Show Notes

In this episode of the Coach Factory podcast, Brent “Spillly” Spilkin, a business coach, discusses his unique coaching approach with business owners and how he established himself in a niche market. Howard Mann, coach and entrepreneur, shares the influence his personal experiences had on helping him develop tools and practices to share with other entrepreneurs.

Brent “Spillly” Spilkin, a popular business coach, discusses his unique blend of coaching and consulting, and how he established himself in a niche market. He goes on to talk about starting his business in South Africa and how he discovered the pains of running a business early on when establishing his niche.

Brent highlights that measuring growth is the key to understanding how to coach businesses to their ideal success.

Howard Mann, coach and entrepreneur, shares how his personal experiences helped him to develop tools and practices he shares with other entrepreneurs today.

Brent returns to talk about the importance of referrals, how credibility grows in different business structures, and the power of credibility in establishing coaching relationships.

Howard builds off this idea and points to trust as the first key part of coaching, especially working with entrepreneurs. This practice Howard describes takes time. He walks through his two-step process for developing trust effectively in a coaching relationship.

Brent breaks down his coaching structure and describes how he borrows inspiration from the structure of law firms into his service packaging. He explains how this works better both for the coaching process and the client’s business.

He then shares the challenges of remaining relevant with clients through this structure and highlights the relationship between coach and business owner.

Howard discusses how pride can become a roadblock in business coaching and shares how it’s a unique obstacle for business coaches to overcome.

He describes the freedom you can gain from admitting you don’t know everything about the business you run, and the assurance that you’ll learn as you grow. Hiring others to take on certain roles is a powerful tool that Howard encourages business owners to leverage so they can focus on the vision of the company.

Brent points to his clients as his key source of learning and explains how he carries experiences with various business owners into new industries. He talks about how he measured his time learning new things early on, and the mindset shift that happened when he made it a part of his pitch process.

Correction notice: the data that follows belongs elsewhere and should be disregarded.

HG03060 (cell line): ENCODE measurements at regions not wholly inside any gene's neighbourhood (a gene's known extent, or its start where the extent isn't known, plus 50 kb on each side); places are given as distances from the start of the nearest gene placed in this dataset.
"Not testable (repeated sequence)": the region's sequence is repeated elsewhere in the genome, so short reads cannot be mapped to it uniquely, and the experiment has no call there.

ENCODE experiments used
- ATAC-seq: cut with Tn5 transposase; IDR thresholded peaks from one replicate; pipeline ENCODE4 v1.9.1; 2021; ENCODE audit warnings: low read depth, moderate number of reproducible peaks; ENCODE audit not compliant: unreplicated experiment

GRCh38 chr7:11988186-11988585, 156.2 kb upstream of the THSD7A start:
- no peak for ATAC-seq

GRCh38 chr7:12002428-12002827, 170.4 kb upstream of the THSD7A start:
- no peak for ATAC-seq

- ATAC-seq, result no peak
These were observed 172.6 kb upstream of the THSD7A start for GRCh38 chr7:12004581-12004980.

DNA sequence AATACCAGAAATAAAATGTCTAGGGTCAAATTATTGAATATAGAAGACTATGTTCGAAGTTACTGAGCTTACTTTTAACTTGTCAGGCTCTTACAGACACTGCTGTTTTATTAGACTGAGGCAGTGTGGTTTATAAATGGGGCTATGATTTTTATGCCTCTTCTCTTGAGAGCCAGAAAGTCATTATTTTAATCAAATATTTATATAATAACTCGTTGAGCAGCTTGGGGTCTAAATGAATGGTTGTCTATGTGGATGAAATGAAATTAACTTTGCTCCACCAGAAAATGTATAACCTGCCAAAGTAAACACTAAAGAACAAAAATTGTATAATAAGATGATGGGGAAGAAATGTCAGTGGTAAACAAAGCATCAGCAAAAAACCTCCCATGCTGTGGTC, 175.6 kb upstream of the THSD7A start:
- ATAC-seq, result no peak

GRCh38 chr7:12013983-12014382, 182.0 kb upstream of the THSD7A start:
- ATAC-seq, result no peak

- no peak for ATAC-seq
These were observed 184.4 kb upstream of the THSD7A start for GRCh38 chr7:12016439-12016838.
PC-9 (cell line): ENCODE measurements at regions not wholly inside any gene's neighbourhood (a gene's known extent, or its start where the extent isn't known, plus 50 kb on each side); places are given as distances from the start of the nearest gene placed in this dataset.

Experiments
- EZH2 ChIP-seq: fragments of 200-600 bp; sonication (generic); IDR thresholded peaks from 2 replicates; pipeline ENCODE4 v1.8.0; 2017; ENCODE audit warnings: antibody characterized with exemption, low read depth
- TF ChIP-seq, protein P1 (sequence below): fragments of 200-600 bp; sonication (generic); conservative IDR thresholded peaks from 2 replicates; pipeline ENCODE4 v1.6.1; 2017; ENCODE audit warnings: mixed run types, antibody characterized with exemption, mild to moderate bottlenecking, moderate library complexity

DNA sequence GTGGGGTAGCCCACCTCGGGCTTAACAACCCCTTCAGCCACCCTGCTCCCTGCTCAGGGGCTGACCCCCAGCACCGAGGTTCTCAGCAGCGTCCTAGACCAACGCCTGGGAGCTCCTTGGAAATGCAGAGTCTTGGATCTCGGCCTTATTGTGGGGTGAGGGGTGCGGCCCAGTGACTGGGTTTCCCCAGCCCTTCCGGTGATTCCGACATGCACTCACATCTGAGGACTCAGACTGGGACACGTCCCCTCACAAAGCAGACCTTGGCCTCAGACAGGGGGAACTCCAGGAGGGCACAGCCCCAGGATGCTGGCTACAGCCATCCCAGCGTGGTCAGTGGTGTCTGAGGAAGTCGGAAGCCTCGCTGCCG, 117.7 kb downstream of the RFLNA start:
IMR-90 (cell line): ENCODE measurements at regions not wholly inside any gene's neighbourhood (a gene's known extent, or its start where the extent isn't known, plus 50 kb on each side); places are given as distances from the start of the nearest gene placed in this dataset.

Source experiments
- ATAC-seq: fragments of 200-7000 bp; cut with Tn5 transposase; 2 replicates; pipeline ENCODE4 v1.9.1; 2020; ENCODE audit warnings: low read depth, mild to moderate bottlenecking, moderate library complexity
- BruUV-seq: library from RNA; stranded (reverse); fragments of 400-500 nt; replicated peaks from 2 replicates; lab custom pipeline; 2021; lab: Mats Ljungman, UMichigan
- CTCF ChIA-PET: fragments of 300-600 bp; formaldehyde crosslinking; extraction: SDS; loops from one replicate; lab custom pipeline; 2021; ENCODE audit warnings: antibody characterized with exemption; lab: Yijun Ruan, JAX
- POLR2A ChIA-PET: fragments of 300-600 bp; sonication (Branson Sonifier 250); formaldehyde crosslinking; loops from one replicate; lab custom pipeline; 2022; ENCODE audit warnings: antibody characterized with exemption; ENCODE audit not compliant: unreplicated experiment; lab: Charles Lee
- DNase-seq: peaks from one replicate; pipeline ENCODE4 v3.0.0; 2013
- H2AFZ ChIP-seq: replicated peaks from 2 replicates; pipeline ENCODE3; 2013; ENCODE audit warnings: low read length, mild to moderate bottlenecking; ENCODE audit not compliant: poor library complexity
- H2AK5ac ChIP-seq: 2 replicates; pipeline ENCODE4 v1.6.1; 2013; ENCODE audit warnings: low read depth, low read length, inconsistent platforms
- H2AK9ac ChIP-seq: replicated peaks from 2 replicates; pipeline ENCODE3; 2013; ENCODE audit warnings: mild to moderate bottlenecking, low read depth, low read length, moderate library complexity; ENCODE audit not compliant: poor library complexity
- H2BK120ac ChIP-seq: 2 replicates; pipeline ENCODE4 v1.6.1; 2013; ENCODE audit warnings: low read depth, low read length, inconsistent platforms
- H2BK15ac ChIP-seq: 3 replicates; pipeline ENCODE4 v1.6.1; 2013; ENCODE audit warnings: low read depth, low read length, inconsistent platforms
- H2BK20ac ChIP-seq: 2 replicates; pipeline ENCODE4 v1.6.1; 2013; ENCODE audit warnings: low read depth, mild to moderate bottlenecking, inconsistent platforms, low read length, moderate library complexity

Closing out the episode, Howard shares how business coaching inspires him and the many ways working with entrepreneurs challenges him. He highlights the journey of learning business and working with start-ups.


Brent ‘Spillly’ Spilkin:

So every client is obviously unique in terms of the way they’re brought up, the way they’re educated, their current state of mind, and that’s based on personal things happening in their life, as well as the business itself. So there is no average obviously to start off with. So to understand where they are today is the first piece of work.

Shawn Hesketh:

When it comes to coaching business owners, Brent Spilkin, or “Spillly with 3 Ls” as he’s affectionately known, has built his entire niche by blending coaching and consulting, to solve the practical and personal challenges entrepreneurs face when their business growth becomes stagnant.

Welcome to the Coach Factory Podcast. I’m your host, Shawn Hesketh, and in today’s episode we’re taking a deep dive into the niche of business coaching. We’ll take a look at how to establish yourself as a business coach and then explore the different approaches to connecting with and retaining clients. Spillly has strong brand recognition in his market of South Africa, and he’s learned that to enter the business coaching niche, you first need to understand the pains of running a business.

Brent ‘Spillly’ Spilkin:

The challenge of running a business is obviously it’s hard. You go through phases where things are easy and you don’t really appreciate it, but more often than not, it’s difficult, but the ability to push through, almost embrace that pain, and come to terms with it, is a very immediate factor in terms of deciding whether this person will grow a more substantial business. You often see guys will get the business out the ground quite quickly to a point of sustainability, but then cannot grow it further because it’s too difficult. And it’s too difficult from a mindset perspective. There’s too much work or there’s too much stress, or “I can’t get my head around employing a more expensive person than me,” or there’s a mental block. But then again, if the business owner upfront is going, “I just want to earn X thousand dollars a month and live a good life,” as opposed to grow a behemoth business, then let’s get you to that point and figure out how to maintain that, as opposed to growth for growth sake.

So it very much depends on the individual, where they are in their current state, and what their aspirations are and how quickly they want to get there. I think the one big trick is what are they measuring? They’re measuring where they are to where they want to be? Or are they measuring where they are versus where they came from? And having the ability to self-reflect backwards and go, “Oh, I have accomplished a lot. I have come a long way in the last three months or the last 12 months or the last three years.” Versus, “I’m not there yet.” That I’m not there yet creates a lot of frustration, where looking backwards helps you realize you have come a long way because daily, that incremental growth, you don’t see it, you don’t feel it. But when you look back at the numbers or the headcount or the revenue, whatever that is, over long periods backwards, you realize that you are climbing that hill and that you have achieved some level of success.